kathrin.harringa [at] zmnh.uni-hamburg.de
I am a lawyer by training, having also the degree of a Master of Business Administration in higher education and research management.
After having worked as a project manager for a FP7 funded European Research Project in Brussels, I started in Autumn 2013 to support the DFG funded Priority program 1665 “Resolving and manipulating neuronal networks in the mammalian brain – from correlative to causal analysis” at the UKE. This program is an interdisciplinary and seminal collaborative endeavor that aims at capitalizing on this recent technological and analytical progress for elucidating the relationship between neurons, networks and behavior. It runs for an initial period of 6 years and will end in Fall 2019. During this time I am coordinating and accompanying over 90 PIs and co-workers from all over Germany in administrative and financial matters.
sabine.gretenkord [at] zmnh.uni-hamburg.de
I was trained as a Mathematician at the University of Münster and Humboldt University of Berlin. After receiving my degree in 2010, I was awarded a Wellcome Trust MRes/PhD scholarship in systems neuroscience. During my PhD at Newcastle University, UK, I worked on dopaminergic modulation of slow-wave sleep activity in the prefrontal cortex. I joined the group as a Postdoc in 2015, now investigating neonatal brain activity. In neonatal rodents, several structures of the limbic system show coordinated activity patterns, the origin of which remains unclear. I investigate the role of olfactory cues and olfactory bulb activity in the generation these activity patterns. My second project is to develop a method for chronic electrophysiological recordings in neonatal rats. This method will allow the assessment of early brain activity in awake, behaving neonates.
xiaxia.xu [at] zmnh.uni-hamburg.de
I have a dual education with a bachelor degree in Mathematics and a master and PhD in Neuroscience at Nankai University (China). 2016, I joined the lab for a postdoctoral stage aiming to identify the role of early prefrontal dysfunction for the cognitive performance at adulthood. For this, I combine in vivo electrophysiology, in utero electroporation, optogenetics, digital signal processing and analysis, behavioral testing, etc. Outside the lab, I love physical activities. Walking, running, bouldering and yoga are my favorites.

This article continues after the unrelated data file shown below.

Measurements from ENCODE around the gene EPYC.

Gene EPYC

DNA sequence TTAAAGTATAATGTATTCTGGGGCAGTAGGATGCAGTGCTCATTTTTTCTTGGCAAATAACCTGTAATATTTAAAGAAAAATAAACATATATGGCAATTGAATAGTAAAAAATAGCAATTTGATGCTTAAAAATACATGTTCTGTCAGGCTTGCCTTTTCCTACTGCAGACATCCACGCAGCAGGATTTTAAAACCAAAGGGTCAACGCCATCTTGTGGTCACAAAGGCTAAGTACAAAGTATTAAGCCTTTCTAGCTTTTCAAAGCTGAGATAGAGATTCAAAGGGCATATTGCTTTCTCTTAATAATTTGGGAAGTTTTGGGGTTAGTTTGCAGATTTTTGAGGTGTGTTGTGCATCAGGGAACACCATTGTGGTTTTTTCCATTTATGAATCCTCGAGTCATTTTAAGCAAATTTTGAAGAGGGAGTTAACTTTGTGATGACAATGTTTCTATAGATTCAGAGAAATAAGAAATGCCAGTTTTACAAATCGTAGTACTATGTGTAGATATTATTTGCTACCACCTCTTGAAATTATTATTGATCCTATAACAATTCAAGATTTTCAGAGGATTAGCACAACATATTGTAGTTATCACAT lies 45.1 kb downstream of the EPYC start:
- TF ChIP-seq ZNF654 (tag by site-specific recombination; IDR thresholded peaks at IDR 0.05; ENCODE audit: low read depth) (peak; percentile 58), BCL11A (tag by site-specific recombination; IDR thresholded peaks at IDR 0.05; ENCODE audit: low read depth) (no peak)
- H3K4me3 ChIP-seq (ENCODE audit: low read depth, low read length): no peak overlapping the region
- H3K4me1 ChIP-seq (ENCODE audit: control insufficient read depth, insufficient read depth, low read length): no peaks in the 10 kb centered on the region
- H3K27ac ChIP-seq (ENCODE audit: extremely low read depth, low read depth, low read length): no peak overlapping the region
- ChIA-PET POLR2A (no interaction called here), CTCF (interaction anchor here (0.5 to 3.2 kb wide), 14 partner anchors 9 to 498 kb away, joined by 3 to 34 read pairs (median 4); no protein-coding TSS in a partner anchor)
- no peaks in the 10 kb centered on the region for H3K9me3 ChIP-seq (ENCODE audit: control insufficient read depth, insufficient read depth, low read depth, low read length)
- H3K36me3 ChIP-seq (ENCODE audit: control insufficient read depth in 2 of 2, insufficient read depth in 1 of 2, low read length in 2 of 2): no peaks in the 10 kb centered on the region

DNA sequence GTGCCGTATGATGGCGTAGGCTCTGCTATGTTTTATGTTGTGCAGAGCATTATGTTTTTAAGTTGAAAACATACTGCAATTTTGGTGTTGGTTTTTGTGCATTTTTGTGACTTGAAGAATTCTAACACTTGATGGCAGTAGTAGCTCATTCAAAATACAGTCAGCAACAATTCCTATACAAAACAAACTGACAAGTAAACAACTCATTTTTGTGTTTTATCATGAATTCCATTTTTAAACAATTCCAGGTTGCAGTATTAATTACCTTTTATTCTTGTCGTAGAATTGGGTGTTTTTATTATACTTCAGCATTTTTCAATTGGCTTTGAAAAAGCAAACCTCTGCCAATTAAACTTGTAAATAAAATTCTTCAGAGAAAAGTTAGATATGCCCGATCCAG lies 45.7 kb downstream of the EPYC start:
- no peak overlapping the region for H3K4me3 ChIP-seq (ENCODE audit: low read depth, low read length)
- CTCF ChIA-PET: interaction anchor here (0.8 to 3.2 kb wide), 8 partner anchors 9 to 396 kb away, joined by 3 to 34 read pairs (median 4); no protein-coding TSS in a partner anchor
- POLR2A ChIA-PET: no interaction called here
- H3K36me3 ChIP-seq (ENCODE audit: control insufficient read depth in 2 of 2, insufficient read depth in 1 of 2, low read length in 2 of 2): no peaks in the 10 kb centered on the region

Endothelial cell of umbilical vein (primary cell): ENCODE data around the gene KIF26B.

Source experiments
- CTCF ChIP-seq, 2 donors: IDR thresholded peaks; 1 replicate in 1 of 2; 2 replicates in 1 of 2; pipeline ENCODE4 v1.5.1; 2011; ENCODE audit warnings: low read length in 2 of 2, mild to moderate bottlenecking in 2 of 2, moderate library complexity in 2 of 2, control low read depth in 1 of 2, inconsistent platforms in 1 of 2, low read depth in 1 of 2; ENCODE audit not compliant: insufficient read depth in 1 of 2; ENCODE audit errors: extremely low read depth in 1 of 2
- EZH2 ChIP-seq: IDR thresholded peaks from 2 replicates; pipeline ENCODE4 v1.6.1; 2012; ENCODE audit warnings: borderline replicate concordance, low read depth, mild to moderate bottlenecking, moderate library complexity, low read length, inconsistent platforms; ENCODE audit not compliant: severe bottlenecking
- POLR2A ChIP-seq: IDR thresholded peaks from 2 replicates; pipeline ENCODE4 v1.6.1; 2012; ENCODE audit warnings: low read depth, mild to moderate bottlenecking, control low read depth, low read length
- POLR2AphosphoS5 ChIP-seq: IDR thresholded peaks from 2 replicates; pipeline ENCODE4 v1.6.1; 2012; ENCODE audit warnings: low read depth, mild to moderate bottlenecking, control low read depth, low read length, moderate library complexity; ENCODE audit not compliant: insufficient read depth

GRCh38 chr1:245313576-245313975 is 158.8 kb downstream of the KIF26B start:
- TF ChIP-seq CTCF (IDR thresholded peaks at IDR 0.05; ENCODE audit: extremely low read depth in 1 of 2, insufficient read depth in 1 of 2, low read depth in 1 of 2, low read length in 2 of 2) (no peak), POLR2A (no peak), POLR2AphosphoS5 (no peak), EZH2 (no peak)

johanna.kostka [at] zmnh.uni-hamburg.de
I studied Biophysics at the Humboldt University in Berlin and finished the research master Brain and Cognitive Science at the University of Amsterdam. In 2015 I started my PhD project in this group, which focuses on the question whether early sensory experience shapes neuronal network maturation and promotes later cognitive abilities. In contrast to other sensory modalities the sense of smell is already fully functional at birth and olfactory information reaches higher brain regions without by passing the thalamus. More specifically, I am investigating the influence of mitral cell activity in the olfactory bulb (OB) on the activity patterns of the LEC during early development. For this, I combine in vivo whole-cell patch clamp recordings with extracellular field potential recordings of neonatal mice.
mattia.chini [at] zmnh.uni-hamburg.de
I studied medicine and surgery at the University of Padova, but never had too much passion for clinics. For this reason, just after my studies, I spent a year in Tononi’s lab investigating sleep function and regulation. Convinced of doing science, in summer 2016 I then joined the Opatz lab for my PhD. My interest is the development of cortical microcircuits in health and disease, with a particular focus on the interneuron side of things. I also have a (nerdy) fascination for the neuro-immune cross talk, and microglial cells in particular, which I give vent to when nobody is looking at me.
lingzhen.song [at] zmnh.uni-hamburg.de